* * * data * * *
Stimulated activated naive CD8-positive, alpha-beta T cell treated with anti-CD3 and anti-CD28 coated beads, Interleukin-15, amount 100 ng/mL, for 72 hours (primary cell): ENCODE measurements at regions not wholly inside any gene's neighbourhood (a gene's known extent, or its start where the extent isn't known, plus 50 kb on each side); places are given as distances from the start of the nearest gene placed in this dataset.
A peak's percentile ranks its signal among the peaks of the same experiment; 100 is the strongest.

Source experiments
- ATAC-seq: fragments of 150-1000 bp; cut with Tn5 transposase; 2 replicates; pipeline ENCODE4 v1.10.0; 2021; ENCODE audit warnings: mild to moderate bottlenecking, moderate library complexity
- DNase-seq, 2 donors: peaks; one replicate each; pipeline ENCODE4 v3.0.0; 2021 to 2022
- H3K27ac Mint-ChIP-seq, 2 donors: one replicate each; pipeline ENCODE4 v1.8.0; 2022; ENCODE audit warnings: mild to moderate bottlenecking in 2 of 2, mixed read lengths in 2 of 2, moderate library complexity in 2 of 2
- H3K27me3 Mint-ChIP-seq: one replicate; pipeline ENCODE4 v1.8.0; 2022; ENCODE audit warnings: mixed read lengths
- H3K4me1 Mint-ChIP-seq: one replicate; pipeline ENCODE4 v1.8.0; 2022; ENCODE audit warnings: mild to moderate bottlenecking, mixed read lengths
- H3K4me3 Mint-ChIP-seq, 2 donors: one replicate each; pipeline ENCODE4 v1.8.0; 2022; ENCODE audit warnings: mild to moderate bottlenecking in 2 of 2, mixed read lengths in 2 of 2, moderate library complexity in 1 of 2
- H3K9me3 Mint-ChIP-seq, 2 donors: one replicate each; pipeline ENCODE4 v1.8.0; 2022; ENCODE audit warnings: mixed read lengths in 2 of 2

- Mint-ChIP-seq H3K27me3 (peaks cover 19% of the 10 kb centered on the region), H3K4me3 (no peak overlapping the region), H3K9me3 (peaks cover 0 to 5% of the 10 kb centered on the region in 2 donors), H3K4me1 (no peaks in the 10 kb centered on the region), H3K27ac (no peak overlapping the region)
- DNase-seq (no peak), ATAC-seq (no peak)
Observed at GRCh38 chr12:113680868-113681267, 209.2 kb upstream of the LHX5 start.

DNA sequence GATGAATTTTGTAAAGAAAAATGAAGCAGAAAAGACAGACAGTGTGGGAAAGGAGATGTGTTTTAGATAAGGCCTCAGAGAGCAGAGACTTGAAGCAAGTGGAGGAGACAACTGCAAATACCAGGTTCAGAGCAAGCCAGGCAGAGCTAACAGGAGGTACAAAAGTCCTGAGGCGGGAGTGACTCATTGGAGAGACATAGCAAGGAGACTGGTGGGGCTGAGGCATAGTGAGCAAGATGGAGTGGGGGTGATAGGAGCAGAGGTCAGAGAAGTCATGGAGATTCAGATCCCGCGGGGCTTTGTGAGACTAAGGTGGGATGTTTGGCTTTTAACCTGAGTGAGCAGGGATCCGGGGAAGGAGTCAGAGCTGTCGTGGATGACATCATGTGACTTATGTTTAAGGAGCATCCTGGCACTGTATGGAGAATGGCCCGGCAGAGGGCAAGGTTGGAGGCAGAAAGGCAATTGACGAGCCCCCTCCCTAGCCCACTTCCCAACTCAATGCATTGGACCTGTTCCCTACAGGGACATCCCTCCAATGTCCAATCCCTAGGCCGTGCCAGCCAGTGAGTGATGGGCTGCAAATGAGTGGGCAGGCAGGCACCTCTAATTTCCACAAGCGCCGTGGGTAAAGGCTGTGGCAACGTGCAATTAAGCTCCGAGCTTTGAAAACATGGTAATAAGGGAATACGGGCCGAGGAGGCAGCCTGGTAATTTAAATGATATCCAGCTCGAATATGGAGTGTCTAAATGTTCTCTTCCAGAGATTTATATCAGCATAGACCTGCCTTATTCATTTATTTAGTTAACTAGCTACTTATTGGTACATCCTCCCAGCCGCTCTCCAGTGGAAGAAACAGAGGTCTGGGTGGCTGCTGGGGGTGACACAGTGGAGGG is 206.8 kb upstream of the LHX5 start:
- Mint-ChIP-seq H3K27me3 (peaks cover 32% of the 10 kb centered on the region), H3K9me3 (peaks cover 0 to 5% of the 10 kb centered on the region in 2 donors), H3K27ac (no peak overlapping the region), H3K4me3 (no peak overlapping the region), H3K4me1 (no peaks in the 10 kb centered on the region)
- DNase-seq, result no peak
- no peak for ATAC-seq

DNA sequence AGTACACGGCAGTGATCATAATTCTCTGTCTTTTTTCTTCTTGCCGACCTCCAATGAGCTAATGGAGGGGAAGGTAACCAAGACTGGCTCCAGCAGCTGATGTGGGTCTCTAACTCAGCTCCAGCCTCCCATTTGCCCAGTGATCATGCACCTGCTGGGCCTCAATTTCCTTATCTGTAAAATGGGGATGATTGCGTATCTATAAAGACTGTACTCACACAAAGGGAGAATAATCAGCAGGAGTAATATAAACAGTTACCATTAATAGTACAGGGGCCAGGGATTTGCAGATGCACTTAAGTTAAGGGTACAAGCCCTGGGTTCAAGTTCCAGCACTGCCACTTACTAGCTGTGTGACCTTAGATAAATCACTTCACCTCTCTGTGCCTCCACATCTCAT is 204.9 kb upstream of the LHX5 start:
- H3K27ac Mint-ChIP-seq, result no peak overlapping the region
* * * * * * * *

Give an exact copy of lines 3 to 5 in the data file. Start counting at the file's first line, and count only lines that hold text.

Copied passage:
Source experiments
- ATAC-seq: fragments of 150-1000 bp; cut with Tn5 transposase; 2 replicates; pipeline ENCODE4 v1.10.0; 2021; ENCODE audit warnings: mild to moderate bottlenecking, moderate library complexity
- DNase-seq, 2 donors: peaks; one replicate each; pipeline ENCODE4 v3.0.0; 2021 to 2022